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Spectrum: Autism Research News

Cognition and behavior: High IQ linked to anxiety in autism

by  /  23 May 2012
Social rules: Knowing that their behavior is not socially acceptable, but being unable to control it, could make children with autism anxious.

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This article is more than five years old. Autism research — and science in general — is constantly evolving, so older articles may contain information or theories that have been reevaluated since their original publication date.

A high intelligence quotient (IQ), a good understanding of social skills, and aggressiveness may all contribute to anxiety in children with autism, according to a study published 14 March in The Journal of Clinical Child and Adolescent Psychiatry1.

Although anxiety is not one of the core deficits of the disorder, many individuals with autism are highly anxious, typically in social situations. Studies have shown that children with autism who have higher IQs are more anxious than those with lower scores2, but the reasons for this association are not well understood.

In the new study, researchers investigated the links between IQ, autism diagnosis, awareness of acceptable social behavior, aggressiveness and age. They looked at 231 children between 2 and 9 years of age and assessed their IQ using one of five questionnaires, based on the age and abilities of the child. They also used the Parent Rating Scales of the Behavior Assessment System for Children to measure the children’s anxiety, social skills and aggression.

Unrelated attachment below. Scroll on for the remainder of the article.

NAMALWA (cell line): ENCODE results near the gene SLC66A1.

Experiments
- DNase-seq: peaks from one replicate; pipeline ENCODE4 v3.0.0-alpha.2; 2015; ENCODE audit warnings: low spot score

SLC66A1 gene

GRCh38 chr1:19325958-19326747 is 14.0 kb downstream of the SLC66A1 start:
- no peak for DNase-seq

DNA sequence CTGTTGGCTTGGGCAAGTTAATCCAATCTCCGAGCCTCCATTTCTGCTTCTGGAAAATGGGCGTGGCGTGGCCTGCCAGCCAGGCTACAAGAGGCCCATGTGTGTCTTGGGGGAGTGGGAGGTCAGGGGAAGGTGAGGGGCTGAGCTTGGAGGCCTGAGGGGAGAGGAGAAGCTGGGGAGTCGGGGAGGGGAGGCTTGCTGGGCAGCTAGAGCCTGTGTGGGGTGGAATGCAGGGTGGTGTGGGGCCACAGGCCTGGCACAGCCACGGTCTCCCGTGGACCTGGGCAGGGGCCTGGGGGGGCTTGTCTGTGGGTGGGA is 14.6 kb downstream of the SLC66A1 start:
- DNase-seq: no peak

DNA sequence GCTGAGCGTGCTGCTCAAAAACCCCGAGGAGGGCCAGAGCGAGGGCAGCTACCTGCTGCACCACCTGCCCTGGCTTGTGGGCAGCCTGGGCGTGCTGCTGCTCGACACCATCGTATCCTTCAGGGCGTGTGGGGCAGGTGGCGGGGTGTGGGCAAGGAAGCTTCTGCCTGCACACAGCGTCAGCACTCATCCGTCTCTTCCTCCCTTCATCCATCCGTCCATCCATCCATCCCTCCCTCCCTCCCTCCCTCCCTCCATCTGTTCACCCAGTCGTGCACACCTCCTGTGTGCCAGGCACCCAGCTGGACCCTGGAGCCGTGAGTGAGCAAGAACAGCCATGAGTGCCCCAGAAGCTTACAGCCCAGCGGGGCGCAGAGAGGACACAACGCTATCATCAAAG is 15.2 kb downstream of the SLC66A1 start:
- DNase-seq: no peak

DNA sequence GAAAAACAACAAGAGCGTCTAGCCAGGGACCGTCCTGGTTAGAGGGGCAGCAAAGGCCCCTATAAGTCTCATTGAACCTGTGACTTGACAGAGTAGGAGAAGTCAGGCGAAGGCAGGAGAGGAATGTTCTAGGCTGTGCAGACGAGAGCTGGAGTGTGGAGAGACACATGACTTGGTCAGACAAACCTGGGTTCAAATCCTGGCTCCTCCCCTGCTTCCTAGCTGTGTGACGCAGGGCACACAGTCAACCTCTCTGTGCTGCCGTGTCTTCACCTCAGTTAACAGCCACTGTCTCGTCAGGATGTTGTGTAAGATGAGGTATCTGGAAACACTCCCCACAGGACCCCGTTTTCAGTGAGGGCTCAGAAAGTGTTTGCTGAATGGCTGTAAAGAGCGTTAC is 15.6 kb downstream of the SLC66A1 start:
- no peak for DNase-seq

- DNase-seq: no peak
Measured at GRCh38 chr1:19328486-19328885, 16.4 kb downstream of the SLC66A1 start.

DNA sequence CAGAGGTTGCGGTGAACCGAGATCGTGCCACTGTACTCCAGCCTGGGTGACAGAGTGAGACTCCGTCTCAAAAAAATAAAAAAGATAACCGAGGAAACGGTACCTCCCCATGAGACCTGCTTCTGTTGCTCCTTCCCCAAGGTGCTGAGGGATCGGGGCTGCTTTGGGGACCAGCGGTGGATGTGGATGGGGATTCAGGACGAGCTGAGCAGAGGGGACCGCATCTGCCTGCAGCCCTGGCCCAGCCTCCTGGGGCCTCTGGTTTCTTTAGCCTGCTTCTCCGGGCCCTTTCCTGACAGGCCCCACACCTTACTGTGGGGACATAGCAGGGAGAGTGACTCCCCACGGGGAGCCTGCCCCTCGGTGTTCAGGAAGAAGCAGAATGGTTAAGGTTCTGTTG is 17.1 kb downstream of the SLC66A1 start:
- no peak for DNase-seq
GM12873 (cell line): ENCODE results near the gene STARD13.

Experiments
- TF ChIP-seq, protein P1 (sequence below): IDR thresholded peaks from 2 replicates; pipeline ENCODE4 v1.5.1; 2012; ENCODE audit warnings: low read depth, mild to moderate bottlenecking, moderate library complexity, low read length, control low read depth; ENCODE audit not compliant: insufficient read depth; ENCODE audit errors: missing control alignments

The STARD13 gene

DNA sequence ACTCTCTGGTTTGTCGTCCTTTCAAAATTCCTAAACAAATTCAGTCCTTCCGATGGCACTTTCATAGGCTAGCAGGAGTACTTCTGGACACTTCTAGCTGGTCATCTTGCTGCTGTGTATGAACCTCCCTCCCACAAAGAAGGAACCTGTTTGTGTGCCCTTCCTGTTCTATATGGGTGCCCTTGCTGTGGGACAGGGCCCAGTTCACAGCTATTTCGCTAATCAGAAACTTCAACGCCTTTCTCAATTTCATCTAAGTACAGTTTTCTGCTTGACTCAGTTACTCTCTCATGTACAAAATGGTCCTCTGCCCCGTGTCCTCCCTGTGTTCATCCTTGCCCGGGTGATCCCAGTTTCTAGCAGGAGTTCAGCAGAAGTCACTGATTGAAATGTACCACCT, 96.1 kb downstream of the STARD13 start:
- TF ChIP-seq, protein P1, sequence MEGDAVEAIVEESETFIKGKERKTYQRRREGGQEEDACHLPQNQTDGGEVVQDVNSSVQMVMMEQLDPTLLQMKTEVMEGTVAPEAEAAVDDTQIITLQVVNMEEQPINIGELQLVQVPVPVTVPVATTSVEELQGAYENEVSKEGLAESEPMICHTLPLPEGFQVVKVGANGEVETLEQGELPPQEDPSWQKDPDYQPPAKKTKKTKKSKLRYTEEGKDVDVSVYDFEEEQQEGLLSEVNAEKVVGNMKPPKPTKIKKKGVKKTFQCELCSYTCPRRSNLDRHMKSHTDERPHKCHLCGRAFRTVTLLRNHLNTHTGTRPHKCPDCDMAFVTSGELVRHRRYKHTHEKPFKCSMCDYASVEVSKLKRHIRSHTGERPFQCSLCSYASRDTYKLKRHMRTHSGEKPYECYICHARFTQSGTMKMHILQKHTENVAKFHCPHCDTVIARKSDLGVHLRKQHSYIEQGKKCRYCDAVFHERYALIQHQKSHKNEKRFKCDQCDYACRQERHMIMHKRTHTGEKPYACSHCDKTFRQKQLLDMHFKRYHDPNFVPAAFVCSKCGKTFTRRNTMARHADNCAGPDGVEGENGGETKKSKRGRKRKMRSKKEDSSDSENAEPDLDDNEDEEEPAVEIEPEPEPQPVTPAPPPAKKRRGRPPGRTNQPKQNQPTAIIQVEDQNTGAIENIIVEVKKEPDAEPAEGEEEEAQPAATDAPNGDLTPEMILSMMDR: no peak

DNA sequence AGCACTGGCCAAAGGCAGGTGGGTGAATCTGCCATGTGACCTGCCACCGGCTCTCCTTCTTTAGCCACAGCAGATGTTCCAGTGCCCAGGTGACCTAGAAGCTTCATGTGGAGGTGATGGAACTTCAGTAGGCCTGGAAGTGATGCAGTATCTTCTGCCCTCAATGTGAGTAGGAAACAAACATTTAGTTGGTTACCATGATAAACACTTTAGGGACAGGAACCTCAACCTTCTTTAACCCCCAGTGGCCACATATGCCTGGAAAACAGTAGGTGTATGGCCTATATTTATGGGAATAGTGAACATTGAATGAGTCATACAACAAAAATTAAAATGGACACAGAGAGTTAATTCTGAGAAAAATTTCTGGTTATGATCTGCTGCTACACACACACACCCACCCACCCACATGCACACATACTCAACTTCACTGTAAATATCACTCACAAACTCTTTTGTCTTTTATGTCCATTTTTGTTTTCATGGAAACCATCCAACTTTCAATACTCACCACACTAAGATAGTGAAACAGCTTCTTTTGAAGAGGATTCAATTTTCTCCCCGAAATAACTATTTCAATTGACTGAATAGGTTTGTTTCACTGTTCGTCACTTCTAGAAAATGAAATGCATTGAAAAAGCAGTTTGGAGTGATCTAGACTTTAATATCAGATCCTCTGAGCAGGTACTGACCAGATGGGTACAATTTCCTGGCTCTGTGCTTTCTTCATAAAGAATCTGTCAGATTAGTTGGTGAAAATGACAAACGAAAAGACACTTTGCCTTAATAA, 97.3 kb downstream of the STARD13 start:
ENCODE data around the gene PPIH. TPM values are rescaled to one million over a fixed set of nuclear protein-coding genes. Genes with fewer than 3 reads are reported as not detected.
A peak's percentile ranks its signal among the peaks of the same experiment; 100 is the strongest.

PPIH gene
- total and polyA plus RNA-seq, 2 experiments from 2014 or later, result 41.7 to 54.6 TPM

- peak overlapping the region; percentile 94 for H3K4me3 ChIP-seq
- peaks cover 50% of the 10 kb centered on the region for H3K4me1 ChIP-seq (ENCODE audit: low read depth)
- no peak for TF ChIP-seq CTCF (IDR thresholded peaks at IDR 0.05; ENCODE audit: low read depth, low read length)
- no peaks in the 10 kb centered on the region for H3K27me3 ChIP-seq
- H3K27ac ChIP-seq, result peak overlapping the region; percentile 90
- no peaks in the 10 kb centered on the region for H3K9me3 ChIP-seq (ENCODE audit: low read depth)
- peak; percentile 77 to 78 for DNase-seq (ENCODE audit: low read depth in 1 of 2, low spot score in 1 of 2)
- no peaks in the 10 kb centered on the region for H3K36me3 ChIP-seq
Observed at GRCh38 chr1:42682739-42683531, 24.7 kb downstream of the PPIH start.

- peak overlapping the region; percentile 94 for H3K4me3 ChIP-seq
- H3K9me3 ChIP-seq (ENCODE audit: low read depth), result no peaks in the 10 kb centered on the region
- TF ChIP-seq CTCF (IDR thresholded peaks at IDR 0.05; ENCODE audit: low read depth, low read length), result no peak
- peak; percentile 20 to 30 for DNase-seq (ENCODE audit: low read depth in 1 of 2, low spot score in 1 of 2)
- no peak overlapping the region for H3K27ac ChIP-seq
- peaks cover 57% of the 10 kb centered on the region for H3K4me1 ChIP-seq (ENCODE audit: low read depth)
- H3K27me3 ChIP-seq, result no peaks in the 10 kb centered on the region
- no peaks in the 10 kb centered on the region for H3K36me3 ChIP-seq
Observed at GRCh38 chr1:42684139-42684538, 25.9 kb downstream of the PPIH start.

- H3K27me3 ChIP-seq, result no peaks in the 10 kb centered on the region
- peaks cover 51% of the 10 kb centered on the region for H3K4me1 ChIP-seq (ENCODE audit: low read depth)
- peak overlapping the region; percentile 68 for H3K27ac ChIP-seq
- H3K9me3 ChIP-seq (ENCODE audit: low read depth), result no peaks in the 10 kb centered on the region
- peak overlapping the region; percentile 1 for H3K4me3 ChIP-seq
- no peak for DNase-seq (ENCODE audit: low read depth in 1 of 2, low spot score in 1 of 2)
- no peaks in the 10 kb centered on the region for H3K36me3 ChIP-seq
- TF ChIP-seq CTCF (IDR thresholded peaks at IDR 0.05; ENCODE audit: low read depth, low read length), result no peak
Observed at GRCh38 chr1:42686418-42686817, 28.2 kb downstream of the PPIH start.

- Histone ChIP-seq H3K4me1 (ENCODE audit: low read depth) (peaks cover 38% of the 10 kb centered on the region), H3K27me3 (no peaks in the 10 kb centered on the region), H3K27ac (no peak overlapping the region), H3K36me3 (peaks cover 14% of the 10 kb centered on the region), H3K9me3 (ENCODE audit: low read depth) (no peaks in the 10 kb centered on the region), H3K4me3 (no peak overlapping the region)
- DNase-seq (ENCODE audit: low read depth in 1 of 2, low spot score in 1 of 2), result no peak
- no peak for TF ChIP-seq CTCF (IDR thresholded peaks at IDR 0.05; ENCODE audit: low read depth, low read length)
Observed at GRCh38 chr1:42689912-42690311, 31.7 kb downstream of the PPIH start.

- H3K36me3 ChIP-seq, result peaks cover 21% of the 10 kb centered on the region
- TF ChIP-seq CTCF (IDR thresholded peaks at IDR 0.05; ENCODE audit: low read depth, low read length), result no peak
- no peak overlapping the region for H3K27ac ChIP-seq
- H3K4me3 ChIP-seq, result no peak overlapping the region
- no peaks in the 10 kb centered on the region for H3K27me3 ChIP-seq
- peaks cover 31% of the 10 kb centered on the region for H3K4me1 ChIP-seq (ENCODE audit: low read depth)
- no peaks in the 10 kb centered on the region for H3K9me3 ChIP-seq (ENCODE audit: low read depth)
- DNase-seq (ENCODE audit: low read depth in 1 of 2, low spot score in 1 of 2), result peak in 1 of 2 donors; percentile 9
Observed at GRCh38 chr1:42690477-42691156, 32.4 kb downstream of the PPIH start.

Children who have a diagnosis of Asperger syndrome have the most anxiety, followed by those who have pervasive developmental disorder–not otherwise specified, and those with autism have the least anxiety, the study found. Controlling for IQ scores made these associations insignificant, suggesting that the higher intelligence is connected to the anxiety, the researchers say.

Toddlers who have autism and high IQ scores are more anxious if they also have a greater understanding of social skills and are aggressive compared with those who are less aggressive and have poor social skills, the study found. This could be because knowing that one’s behaviors are not socially acceptable, but being unable to control this, could be anxiety-provoking, the researchers suggest.

The relationship between these factors is more nuanced for preschool and elementary school children than it is for toddlers, the study also found. In each case, aggressiveness and understanding of social skills are associated with elevated anxiety. However, children who have low IQs and show little aggression show no difference in their anxiety regardless of their social understanding.


1: Niditch L.A. et al. J. Clin. Child Adolesc. Psychol. 41, 127-137 (2012) PubMed

2: Sukhodolsky D.G. et al. J. Abnorm. Child Psychol. 36, 117-128 (2008) PubMed